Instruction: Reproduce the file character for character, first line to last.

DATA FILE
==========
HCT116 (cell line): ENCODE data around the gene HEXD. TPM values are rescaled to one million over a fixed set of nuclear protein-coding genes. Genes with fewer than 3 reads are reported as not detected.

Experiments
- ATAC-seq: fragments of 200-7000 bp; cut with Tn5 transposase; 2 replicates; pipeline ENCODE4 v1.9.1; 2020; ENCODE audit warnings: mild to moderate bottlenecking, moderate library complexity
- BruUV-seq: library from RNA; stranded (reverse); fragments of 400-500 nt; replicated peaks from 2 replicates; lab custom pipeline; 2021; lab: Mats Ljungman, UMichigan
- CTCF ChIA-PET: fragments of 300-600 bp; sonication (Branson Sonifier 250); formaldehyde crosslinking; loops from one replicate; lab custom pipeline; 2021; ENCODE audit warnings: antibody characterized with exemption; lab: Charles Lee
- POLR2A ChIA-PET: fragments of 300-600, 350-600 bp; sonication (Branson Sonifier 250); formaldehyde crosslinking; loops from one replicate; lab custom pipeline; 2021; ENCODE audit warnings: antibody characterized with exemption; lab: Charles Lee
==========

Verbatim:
HCT116 (cell line): ENCODE data around the gene HEXD. TPM values are rescaled to one million over a fixed set of nuclear protein-coding genes. Genes with fewer than 3 reads are reported as not detected.

Experiments
- ATAC-seq: fragments of 200-7000 bp; cut with Tn5 transposase; 2 replicates; pipeline ENCODE4 v1.9.1; 2020; ENCODE audit warnings: mild to moderate bottlenecking, moderate library complexity
- BruUV-seq: library from RNA; stranded (reverse); fragments of 400-500 nt; replicated peaks from 2 replicates; lab custom pipeline; 2021; lab: Mats Ljungman, UMichigan
- CTCF ChIA-PET: fragments of 300-600 bp; sonication (Branson Sonifier 250); formaldehyde crosslinking; loops from one replicate; lab custom pipeline; 2021; ENCODE audit warnings: antibody characterized with exemption; lab: Charles Lee
- POLR2A ChIA-PET: fragments of 300-600, 350-600 bp; sonication (Branson Sonifier 250); formaldehyde crosslinking; loops from one replicate; lab custom pipeline; 2021; ENCODE audit warnings: antibody characterized with exemption; lab: Charles Lee